paper trail

Dozens of authors ask Oprah to reconsider including American Dirt in her book club; Tishani Doshi on universal stories

Tishani Doshi. Photo: Carlo Pizzati

The New York Times Book Review looks at the most anticipated books to be published in February. Highlights include Emily Nemens’s The Cactus League, Gish Jen’s The Resisters, and Jenny Offill’s Weather.

At Literary Hub, eighty-two writers have signed an open letter asking Oprah Winfrey to remove Jeanine Cummins’s American Dirt from her book club. “Writing fiction is essentially impossible to do without imagining people who are not ourselves. However, when writing about experiences that are not our own, especially when writing about the experiences of marginalized people, still more especially when these lived experiences are heavily politicized, oppressed, threatened, and disbelieved . . . the writer’s duty to imagine well, responsibly, and with complexity becomes even more critical,” they write. “But good intentions do not make good literature, particularly not when the execution is so faulty, and the outcome so harmful.”

At Recode, Peter Kafka reflects on BuzzFeed editor Ben Smith’s move to the New York Times.

The Reading Women podcast talks to Tishani Doshi about India, universal stories, and her new novel, Small Days and Nights. “I’m glad that it has had the potential to travel because part of the reason, or part of the motivation, of the story itself is to insist in some way that those stories about the small place can have larger representations and impacts, and they can speak for more than just what they initially start out as feeling like,” she said of her book, which has been published in India, the UK and the US. “A story about one woman and her life. . . . Can that be a national story? Can that be something that says anything about a country? . . . I’m excited about how readers in different parts of the world can connect to that.”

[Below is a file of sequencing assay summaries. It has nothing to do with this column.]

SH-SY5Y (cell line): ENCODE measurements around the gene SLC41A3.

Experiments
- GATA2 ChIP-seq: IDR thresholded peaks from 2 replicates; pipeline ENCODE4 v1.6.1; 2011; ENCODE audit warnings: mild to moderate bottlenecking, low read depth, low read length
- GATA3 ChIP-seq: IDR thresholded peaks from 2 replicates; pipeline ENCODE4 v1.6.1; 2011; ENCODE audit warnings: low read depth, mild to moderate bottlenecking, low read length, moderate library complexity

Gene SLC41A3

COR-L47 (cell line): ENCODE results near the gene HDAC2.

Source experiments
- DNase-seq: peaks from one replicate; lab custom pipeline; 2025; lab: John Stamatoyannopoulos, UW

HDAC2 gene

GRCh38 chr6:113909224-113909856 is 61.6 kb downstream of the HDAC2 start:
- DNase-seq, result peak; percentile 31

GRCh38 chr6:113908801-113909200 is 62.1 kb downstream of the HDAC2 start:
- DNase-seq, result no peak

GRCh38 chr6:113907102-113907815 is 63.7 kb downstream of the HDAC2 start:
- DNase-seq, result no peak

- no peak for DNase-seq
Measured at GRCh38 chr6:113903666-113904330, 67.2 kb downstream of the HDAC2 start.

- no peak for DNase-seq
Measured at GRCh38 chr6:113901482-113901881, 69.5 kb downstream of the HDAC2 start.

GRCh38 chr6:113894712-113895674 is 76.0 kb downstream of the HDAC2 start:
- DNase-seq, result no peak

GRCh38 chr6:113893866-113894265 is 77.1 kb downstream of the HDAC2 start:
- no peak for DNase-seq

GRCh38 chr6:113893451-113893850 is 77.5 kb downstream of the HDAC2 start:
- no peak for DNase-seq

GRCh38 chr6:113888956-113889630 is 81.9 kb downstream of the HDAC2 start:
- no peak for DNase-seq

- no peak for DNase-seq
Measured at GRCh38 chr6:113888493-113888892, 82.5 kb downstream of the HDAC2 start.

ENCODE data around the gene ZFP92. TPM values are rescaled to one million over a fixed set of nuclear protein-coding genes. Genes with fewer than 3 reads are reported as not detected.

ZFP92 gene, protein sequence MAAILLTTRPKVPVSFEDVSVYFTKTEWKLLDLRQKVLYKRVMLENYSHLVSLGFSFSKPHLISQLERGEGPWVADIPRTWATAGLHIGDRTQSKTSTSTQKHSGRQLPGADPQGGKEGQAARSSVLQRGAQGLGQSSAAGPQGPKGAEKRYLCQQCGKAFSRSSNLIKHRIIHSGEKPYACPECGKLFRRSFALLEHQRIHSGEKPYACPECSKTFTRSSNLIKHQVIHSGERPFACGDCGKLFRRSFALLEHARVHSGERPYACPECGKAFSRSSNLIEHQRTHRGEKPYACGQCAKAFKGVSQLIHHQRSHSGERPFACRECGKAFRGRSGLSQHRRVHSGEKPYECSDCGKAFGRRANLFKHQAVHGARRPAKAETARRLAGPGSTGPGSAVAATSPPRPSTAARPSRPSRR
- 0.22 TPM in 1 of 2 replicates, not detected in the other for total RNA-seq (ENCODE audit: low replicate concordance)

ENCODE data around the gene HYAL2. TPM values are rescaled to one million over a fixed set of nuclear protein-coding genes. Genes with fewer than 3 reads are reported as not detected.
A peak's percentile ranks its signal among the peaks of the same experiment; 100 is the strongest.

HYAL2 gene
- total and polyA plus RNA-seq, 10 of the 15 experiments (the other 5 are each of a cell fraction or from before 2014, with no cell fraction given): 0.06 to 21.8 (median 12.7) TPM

Washington Post reporter Felicia Sonmez has been returned to her job after being suspended for tweets about Kobe Bryant after his death, Deadline reports. “Washington Post journalists endeavor to live up to the paper’s mission statement, which states, ‘The newspaper shall tell ALL the truth so far as it can learn it, concerning the important affairs of America and the world,’” Sonmez said in a statement. “My suspension, and [executive editor Marty] Baron’s Jan. 26 email warning me that my tweets about a matter of public record were ‘hurting this institution, have unfortunately sown confusion about the depth of management’s commitment to this goal.”